The story this museum tells : National Museum of African American History and Culture
I've been waiting to see this day for 15 years -- and in some ways, my whole life. I've loved history ever since I was a little boy. Growing up in the oppressive shadow of
I’ve been waiting to see this day for 15 years — and in some ways, my whole life. I’ve loved history ever since I was a little boy. Growing up in the oppressive shadow of Jim Crow, my teachers would ask me to cut out photographs I found in magazines and newspapers of Rosa Parks, George Washington Carver, and other marchers for justice. I read about Booker T. Washington, reveled in the sounds of the Jubilee Singers, and prayed for a King to reach the mountaintop.
To me, history is the foundation of a powerful legacy, and it is important to tell the stories of the millions of black men and women, boys and girls, who labored and sacrificed, and continue the struggle, to build this great nation.
When I learned of the decades-long effort to establish a national museum dedicated to preserving that too often untold story, I readily joined the effort. Every session of Congress for 15 years, I introduced a bill to create this national museum. While the journey has been long, today the history of African Americans will finally take its place on the National Mall next to the monuments to Washington, Lincoln, and Jefferson — exactly where it belongs.
It is important that the National Museum of African American History and Culture tells the unvarnished truth of America’s history — a story that speaks to the soul of our nation, but one few Americans know.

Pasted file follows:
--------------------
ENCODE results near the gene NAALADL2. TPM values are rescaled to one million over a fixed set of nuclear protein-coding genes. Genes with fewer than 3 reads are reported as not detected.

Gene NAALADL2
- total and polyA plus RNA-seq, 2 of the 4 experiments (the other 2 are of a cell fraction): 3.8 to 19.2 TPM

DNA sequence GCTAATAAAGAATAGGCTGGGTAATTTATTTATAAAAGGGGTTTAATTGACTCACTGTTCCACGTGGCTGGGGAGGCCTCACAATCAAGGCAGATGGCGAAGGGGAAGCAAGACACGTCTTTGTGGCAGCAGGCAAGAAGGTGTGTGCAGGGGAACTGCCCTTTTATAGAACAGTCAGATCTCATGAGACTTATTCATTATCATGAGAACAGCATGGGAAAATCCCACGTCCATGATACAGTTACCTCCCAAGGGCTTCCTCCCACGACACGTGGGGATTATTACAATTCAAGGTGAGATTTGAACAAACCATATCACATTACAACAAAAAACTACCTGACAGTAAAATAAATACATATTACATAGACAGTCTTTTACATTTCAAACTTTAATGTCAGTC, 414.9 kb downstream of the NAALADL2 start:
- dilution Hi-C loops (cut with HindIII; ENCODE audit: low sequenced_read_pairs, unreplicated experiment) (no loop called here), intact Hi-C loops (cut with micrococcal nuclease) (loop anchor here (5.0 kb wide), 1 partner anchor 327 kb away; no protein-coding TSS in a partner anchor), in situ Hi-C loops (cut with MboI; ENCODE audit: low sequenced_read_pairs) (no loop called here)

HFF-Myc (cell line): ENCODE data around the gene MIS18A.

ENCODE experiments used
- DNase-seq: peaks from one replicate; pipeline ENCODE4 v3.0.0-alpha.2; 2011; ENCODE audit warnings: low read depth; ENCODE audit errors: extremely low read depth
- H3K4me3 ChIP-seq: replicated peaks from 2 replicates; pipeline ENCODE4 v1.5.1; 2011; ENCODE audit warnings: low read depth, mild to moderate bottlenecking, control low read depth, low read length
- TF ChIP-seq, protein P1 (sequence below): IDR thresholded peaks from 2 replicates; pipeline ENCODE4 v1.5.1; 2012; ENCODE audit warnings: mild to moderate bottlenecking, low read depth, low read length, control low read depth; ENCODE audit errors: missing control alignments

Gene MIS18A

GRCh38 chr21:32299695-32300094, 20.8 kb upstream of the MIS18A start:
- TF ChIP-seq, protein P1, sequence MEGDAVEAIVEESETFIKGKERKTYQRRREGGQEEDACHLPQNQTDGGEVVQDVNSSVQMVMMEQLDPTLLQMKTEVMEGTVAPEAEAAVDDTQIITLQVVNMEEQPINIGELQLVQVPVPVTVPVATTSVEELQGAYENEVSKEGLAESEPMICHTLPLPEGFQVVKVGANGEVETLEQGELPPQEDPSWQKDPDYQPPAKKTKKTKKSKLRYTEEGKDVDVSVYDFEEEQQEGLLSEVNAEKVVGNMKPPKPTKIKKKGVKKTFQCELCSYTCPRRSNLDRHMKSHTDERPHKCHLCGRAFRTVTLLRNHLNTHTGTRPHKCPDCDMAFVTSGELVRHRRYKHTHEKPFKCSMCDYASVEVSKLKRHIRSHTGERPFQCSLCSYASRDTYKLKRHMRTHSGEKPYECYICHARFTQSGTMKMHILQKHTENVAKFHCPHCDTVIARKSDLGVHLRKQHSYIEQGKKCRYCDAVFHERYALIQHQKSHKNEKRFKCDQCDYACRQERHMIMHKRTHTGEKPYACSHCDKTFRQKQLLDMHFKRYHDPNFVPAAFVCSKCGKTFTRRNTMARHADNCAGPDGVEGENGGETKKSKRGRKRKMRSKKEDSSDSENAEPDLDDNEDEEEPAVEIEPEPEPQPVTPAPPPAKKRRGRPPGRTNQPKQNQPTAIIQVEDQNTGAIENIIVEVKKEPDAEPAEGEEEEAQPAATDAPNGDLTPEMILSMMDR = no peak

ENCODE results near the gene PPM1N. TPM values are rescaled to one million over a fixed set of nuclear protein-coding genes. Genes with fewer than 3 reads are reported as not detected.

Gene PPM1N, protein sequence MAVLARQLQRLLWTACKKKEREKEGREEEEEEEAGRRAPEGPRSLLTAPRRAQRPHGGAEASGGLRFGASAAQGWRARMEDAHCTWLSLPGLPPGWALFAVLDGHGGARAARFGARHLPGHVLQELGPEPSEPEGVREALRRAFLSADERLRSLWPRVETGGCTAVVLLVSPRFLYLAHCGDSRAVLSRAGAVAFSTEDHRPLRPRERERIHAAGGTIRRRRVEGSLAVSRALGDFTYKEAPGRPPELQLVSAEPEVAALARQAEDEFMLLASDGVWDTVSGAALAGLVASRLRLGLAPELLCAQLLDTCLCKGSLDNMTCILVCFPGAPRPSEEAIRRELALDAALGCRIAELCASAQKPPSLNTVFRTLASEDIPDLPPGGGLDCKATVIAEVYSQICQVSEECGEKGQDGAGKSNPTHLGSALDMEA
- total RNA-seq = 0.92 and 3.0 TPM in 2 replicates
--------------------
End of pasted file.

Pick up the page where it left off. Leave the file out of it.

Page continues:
It’s a reminder that 400 years of history can’t be buried; its lessons must be learned. By bringing the uncomfortable parts of our past out of the shadows, we can better understand what divides us and seek to heal those problems through our unity.
If we look at the glass-topped casket that displayed the brutalized body of Emmett Till and hear his story, we may better understand the exasperation and anger Americans feel today over the deaths of Trayvon Martin or Tamir Rice.
If we see that an everyday leather wallet is what’s left of Harry T. Moore — a man who fought for the right to vote and died in a bombing meant to silence his activism on Christmas Day in 1951 — perhaps we will see why so many are fighting to protect any encroachment on that most sacred right today.
And as we look at the exhibit dedicated to an African American who now leads the free world from a White House built by black slaves, we can better understand the unshakeable optimism that has defined his belief that — with dedicated work and a little good trouble — we can help create a society that is more fair and more just, which benefits all Americans.
This museum casts a light on some of the most inspiring — and uniquely American — heroes who were denied equal rights but often laid down their lives to defend this nation in every generation. Often they profited least from the struggle they were willing to die for because they believed that the promises of true democracy should belong to us all, equally and without question.
When you hear about the heroes memorialized in its halls, you may discover the depths of the invincible American spirit. As we learn and confront this history together, we can begin to build one inclusive, and truly democratic family — the American family.
Rep. John Lewis